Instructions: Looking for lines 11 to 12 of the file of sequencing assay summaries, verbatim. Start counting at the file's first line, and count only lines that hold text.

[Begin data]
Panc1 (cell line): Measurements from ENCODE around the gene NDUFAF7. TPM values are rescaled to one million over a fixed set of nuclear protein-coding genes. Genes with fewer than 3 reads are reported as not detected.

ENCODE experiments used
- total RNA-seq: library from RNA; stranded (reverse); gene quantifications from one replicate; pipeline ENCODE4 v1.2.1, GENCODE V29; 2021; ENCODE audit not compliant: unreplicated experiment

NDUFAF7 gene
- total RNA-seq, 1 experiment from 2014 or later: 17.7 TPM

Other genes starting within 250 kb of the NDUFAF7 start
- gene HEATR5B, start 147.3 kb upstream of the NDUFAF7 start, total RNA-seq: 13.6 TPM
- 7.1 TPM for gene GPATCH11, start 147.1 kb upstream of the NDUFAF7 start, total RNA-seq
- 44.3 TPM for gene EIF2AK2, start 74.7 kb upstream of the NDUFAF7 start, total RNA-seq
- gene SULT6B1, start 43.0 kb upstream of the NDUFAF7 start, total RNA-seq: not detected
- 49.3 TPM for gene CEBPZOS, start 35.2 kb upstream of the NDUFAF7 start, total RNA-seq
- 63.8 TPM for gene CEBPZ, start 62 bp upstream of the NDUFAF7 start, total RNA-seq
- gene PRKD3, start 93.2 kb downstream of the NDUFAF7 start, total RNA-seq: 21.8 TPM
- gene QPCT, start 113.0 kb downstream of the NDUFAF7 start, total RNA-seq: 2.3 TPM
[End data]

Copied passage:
- 49.3 TPM for gene CEBPZOS, start 35.2 kb upstream of the NDUFAF7 start, total RNA-seq
- 63.8 TPM for gene CEBPZ, start 62 bp upstream of the NDUFAF7 start, total RNA-seq